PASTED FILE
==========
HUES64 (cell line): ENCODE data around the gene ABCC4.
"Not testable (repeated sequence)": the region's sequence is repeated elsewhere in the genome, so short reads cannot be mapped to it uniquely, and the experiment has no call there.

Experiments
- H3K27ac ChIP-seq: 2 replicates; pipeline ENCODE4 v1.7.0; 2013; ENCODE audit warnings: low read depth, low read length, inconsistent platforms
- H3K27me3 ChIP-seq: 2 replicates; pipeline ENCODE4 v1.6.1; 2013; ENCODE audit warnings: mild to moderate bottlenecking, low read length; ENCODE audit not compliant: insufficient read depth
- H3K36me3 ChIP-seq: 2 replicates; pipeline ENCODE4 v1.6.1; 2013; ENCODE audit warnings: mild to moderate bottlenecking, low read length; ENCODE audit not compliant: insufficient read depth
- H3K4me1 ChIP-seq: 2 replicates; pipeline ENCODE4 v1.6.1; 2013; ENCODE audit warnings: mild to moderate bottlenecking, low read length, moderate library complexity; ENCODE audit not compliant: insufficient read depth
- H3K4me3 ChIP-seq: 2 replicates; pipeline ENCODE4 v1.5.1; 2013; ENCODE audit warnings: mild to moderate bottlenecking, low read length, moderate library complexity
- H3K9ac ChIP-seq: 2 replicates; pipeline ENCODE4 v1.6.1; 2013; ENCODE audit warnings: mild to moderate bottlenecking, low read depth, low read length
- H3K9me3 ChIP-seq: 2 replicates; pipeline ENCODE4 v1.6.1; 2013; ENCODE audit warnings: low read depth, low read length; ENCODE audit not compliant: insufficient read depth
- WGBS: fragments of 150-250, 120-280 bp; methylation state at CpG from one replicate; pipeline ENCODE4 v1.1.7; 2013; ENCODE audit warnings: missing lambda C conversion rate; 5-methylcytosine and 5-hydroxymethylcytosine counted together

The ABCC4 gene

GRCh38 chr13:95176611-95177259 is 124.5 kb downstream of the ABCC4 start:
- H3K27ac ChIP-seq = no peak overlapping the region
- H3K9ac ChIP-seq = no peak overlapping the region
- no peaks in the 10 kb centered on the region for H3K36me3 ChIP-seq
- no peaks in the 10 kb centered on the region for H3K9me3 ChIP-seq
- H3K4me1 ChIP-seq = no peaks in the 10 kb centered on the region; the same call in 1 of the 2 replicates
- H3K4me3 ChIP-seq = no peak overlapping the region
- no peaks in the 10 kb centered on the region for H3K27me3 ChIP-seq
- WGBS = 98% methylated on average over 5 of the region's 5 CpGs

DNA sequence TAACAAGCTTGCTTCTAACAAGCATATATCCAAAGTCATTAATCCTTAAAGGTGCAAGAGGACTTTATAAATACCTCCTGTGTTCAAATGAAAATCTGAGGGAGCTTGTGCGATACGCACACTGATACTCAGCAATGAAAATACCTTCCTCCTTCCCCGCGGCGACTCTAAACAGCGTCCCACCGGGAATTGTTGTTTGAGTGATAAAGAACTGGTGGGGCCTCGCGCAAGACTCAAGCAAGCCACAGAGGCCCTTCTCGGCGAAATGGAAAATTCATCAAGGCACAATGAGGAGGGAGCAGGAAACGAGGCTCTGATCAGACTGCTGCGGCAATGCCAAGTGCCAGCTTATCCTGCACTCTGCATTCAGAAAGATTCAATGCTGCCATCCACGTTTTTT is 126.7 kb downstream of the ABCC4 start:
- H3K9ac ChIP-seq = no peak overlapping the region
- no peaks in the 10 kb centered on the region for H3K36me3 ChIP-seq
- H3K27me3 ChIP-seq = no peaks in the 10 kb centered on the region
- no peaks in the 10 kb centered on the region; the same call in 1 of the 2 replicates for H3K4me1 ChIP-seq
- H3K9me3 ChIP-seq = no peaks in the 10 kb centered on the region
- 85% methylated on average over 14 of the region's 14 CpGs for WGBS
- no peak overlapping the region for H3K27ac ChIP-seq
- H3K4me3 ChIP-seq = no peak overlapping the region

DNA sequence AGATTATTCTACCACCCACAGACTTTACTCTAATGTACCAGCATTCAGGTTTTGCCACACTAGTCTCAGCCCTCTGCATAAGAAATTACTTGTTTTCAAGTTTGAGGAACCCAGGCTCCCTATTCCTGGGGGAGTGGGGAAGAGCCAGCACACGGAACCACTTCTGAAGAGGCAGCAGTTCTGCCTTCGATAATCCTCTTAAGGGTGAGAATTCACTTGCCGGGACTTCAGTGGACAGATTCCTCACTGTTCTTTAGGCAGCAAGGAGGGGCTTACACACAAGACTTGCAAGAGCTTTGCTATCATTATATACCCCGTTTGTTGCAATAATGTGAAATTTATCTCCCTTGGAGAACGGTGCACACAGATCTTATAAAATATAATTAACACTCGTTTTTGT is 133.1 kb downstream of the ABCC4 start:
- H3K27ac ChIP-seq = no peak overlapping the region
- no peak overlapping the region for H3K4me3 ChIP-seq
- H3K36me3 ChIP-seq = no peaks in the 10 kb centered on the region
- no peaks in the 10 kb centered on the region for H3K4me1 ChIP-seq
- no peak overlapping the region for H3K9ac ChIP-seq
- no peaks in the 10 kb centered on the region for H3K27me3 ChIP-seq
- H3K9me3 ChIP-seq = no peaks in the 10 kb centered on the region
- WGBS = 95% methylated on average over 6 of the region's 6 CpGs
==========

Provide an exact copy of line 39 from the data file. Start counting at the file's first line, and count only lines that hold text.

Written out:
- WGBS = 95% methylated on average over 6 of the region's 6 CpGs